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Summer agenda: OKC Thunder (Kevin Durant's free-agent options)

·The Vertical
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The Vertical Front-Office Insider Bobby Marks, a 20-year executive with the Nets, offers his thoughts on the offseason plans of NBA teams whose seasons have ended.

Kevin Durant’s free agency
Sometimes what you already know trumps the unknown.

For Kevin Durant, what he has in Oklahoma City is a team that was one win from the NBA Finals. It’s a young roster that will return a starting lineup that includes fellow franchise player Russell Westbrook, along with key bench players. Unlike Golden State, San Antonio or Miami, the Thunder will not have to gut their team to sign Durant

Thunder management needs to focus on the future in its pitch to Durant. With a heavy emphasis on the long-term plan, Oklahoma City has to take the same approach of Golden State or San Antonio when courting Durant.

Kevin Durant, center, has some decisions to make this offseason. (AP)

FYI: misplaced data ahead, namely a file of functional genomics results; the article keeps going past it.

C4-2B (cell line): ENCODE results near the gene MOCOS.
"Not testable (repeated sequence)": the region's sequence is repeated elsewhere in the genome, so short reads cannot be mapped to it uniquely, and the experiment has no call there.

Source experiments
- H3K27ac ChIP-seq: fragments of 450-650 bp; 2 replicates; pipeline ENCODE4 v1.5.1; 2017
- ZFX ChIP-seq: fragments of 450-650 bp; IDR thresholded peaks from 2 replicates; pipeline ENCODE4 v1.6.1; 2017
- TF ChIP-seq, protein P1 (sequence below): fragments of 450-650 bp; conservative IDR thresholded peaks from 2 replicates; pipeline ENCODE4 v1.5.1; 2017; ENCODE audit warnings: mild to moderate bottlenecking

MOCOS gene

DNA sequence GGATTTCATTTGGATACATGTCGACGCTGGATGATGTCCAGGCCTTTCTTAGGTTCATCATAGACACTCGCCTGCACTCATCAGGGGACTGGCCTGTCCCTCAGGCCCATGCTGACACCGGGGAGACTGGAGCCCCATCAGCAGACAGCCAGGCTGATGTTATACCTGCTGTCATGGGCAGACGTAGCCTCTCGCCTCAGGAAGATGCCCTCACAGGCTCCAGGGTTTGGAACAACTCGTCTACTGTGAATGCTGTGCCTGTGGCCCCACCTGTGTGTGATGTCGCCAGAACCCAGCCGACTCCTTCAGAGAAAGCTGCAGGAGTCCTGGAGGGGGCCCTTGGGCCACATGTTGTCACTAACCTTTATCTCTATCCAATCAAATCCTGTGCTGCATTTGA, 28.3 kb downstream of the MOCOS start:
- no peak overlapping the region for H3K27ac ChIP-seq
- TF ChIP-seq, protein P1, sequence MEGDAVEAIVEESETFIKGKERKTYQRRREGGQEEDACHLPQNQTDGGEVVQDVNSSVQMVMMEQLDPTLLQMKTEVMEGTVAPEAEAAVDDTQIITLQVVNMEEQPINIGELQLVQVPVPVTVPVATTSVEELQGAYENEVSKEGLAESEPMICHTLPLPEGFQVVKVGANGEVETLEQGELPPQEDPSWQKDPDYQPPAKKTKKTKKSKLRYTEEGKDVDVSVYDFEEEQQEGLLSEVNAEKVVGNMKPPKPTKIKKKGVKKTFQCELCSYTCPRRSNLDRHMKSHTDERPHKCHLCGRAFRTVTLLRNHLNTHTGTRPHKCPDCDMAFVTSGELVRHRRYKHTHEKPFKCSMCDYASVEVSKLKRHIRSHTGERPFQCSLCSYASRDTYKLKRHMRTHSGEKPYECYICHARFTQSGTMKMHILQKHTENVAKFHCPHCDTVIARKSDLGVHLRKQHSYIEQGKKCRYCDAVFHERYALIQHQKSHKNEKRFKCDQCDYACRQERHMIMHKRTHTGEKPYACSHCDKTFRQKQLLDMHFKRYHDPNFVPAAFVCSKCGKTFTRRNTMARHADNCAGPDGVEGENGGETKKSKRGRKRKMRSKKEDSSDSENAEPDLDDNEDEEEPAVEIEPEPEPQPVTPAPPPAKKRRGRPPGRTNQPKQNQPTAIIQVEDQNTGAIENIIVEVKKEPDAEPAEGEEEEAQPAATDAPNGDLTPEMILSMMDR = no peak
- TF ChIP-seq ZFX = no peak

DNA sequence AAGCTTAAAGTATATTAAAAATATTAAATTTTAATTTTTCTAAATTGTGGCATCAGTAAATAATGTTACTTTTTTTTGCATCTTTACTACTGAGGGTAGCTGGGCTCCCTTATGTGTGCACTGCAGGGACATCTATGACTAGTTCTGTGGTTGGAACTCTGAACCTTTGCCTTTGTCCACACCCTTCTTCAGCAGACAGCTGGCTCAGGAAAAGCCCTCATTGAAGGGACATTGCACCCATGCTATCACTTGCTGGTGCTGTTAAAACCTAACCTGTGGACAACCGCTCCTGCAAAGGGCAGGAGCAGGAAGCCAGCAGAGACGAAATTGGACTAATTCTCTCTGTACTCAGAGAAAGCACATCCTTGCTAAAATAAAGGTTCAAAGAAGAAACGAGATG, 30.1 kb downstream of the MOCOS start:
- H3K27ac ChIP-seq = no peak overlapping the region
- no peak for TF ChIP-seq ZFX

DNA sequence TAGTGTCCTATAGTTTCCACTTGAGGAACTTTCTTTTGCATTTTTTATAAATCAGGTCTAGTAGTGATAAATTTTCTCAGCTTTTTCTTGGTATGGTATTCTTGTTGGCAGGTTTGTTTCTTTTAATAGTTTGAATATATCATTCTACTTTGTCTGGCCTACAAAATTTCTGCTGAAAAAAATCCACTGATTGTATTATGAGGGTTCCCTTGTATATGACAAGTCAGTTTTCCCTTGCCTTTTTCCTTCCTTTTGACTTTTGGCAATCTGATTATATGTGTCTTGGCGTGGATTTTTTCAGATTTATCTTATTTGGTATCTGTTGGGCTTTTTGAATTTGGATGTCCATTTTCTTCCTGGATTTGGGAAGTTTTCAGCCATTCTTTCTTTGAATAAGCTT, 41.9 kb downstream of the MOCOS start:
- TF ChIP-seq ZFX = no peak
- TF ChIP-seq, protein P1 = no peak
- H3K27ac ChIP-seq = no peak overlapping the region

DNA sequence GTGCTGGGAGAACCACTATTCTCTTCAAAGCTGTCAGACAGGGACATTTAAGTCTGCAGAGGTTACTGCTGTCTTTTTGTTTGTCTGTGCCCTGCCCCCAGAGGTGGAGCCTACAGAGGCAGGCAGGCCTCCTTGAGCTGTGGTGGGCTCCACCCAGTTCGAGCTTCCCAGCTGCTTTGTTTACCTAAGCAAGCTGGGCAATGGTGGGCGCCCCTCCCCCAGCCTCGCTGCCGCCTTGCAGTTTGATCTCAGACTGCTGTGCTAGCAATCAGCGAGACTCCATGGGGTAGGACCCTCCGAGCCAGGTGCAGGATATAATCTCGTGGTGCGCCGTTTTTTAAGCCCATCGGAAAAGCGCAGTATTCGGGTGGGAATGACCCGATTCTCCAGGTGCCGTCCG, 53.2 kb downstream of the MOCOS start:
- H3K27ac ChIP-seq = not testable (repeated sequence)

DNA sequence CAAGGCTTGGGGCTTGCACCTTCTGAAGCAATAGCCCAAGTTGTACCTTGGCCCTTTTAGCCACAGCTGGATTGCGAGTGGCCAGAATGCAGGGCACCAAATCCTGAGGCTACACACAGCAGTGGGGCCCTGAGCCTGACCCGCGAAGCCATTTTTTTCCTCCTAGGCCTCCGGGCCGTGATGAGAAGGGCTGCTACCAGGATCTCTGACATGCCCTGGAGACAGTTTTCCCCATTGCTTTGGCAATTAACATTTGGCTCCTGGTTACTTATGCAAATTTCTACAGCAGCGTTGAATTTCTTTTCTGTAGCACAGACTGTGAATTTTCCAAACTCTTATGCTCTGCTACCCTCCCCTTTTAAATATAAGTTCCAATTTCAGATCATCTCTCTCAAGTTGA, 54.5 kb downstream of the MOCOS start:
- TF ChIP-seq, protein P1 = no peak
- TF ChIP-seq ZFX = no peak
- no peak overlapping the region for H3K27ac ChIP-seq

Kevin Durant, center, has some decisions to make this offseason. (AP)

Remember, this is Durant’s first time going through free agency.

When the dust settles, it’s likely Durant will be returning to the Thunder. The question: For how long?

Because Durant is a year shy of becoming a Tier 3 max player, Oklahoma City could be going through the same process a year from now.

Durant could sign a one-year contract with a player option for a second year and become a free agent again in 2017. That would allow Durant to earn a starting max salary of $35 million.

Durant would also join Westbrook as two of the top free agents in 2017.

Durant’s contract options
One-year deal then extension
With OKC
2016-17: $25.8 million
With OKC                               With another team
2017-18: $35.7 million            $35.7 million
2018-19: $38.4 million            $37.7 million
2019-20: $41.1 million            $38.9 million
2020-21: $43.8 million            $40.6 million
2021-22: $46.5 million
Totals: $205.7 million              $152.7 million

Waiting until summer 2017 does come with tremendous risk.

With a new Collective Bargaining Agreement likely in 2017, there is no guarantee the current rules will be in place a year from now. There is also the risk of injury.